Governance is the most overt manifestation of the values upheld and mission embraced by an institution. Governance is also the mechanism by which the system maintains stability and predictability; it embodies resilience and immunity to perturbations that can unsettle a highly optimized system. As such, there are two values embedded in the current governance structure that run against some of the changes required.

First, the premise of knowledge as the core asset to be disseminated to students is manifest in the way faculty are prepared, assigned, and rewarded. Courses and curricula are prepared, reviewed, and approved through a deliberately slow and lengthy process. Only then they can be put in production. Their delivery is seen as a routine process of little scholarly value. Newly hired faculty are released from teaching so that they can prepare their new content, in isolation, again emphasizing the focus on content. This contrasts starkly with the way physicians are on-boarded, for example. Junior physicians are not left alone; they undergo extensive peer observation and peer feedback during their residency. Only then are they “left alone” with patients.  Faculty, by and large, are rewarded through the production of new knowledge. Skills in mentoring and teaching, on the other hand, are assumed and undervalued.

Second, academia, more than any other industry, epitomizes a hierarchy of disciplines and values sanitized mono-disciplinary solitary work. The backbone of the academic administrative structure is an organization of faculty and administrators separated by disciplines. Curricular decisions, faculty hiring and promotion, and budgetary allocations are all done within the confines of disciplinary colleges and departments and promote competition over collaboration between the disciplines. Multi-disciplinary and transdisciplinary work takes place but remains hard to asses and reward.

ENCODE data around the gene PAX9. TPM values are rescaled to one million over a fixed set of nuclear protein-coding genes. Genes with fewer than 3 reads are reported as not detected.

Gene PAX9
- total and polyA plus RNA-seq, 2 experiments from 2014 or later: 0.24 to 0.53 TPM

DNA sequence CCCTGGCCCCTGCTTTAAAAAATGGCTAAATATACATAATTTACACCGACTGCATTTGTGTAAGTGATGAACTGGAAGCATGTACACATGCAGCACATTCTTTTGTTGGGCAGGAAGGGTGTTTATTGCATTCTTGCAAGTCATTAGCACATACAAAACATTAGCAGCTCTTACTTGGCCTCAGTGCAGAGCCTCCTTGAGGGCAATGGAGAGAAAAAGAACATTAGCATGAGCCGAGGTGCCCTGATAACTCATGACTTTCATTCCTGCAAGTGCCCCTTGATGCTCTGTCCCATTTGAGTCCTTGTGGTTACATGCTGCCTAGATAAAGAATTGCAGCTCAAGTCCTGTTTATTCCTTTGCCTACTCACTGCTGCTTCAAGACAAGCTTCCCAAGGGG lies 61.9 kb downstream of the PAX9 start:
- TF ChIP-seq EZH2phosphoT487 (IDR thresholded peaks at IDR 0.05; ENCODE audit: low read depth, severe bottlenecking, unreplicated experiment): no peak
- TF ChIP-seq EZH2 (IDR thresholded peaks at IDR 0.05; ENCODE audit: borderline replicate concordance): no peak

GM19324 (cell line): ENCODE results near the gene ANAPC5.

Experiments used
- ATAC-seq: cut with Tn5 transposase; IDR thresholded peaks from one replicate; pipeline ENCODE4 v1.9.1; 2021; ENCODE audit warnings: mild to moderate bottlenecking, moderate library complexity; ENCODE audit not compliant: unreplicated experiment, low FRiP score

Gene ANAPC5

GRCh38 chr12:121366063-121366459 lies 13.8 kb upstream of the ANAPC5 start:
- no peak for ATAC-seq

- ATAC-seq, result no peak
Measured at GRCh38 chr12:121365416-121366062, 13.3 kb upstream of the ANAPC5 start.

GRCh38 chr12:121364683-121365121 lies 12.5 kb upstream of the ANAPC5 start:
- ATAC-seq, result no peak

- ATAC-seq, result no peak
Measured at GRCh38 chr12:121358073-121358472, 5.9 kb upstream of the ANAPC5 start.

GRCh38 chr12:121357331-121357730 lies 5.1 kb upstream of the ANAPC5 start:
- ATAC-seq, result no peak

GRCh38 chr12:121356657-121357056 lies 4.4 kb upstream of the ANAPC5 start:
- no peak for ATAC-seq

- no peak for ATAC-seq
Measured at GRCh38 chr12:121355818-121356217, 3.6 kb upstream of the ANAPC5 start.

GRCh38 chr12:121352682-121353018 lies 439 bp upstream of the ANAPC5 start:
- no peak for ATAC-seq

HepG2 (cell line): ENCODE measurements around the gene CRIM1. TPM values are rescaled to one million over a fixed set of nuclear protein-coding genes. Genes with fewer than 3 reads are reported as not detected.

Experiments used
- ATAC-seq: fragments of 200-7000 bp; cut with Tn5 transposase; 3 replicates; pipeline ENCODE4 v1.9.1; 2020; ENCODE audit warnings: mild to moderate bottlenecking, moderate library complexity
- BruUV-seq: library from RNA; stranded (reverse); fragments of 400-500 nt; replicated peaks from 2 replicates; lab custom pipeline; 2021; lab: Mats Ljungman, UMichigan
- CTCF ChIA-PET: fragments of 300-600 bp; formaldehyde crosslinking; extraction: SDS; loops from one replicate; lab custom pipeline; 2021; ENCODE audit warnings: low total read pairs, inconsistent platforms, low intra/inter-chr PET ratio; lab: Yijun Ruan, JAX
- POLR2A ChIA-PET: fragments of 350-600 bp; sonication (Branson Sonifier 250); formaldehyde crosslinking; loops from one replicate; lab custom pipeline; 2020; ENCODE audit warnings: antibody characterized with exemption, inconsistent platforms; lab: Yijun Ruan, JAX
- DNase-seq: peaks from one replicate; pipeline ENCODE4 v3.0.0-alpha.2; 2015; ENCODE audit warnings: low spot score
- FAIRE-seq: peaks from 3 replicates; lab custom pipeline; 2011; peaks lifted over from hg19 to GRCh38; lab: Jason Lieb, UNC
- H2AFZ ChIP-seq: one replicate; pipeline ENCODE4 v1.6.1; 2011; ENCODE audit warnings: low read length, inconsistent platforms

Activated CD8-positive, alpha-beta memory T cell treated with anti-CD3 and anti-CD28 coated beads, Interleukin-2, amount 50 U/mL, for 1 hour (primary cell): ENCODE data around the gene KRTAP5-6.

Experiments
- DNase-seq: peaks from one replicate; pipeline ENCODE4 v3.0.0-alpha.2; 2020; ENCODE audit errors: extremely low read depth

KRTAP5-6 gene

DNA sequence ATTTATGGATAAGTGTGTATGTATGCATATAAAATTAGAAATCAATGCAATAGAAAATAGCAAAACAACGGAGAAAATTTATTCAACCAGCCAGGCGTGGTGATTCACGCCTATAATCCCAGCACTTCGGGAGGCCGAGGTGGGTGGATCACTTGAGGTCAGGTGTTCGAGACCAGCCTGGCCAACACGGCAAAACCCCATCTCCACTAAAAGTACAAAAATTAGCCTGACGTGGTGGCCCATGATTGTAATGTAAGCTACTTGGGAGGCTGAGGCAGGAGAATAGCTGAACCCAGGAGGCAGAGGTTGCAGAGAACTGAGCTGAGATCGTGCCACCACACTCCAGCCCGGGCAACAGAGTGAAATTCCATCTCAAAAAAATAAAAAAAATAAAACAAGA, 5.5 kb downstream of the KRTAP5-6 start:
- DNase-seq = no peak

The solutions seem self-evident: if we want to encourage a scholarly approach to teaching and learning, we simply change our reward system. If we want to promote collaboration, we simply change the budgetary model.

This is where the wicked nature of the problem lies: these same artifacts that are problematic exist to safeguard values that cannot be shed so easily and so fast. As Robert Kegan and Lisa Laskov Leahy point in their book Immunity to Change, change is hard because the solution is often not technical (governance), but adaptive (cultural). Changing the technical processes alone often fails because unless we also address the root cause, the system’s immune system will kick in, resist change, and bring it back to its original state. The solution is often cultural; it requires a complete mindset shift from faculty and administrators. For faculty, we are the products of the system we are trying to change. Questioning the adequacy of the educational system and its underlying intellectual model threatens our identity and contributions.

However, if we are to expect our graduates to demonstrate sufficient intellectual complexity, we must begin by learning and modeling this capacity, even as it feels uncomfortable.  The persistent statements of alarms should serve as external and internal motivators to begin this mindset transformation. The magnitude of the problems the world is facing are a constant reminder of the limits of our current way of knowing, learning, and teaching. The wonder at new possibilities provides us the intellectual fuel for this journey.

Wicked problems are hard but not impossible. The increasing number of initiatives around the country and abroad is indicative that there is a definite movement to change higher education.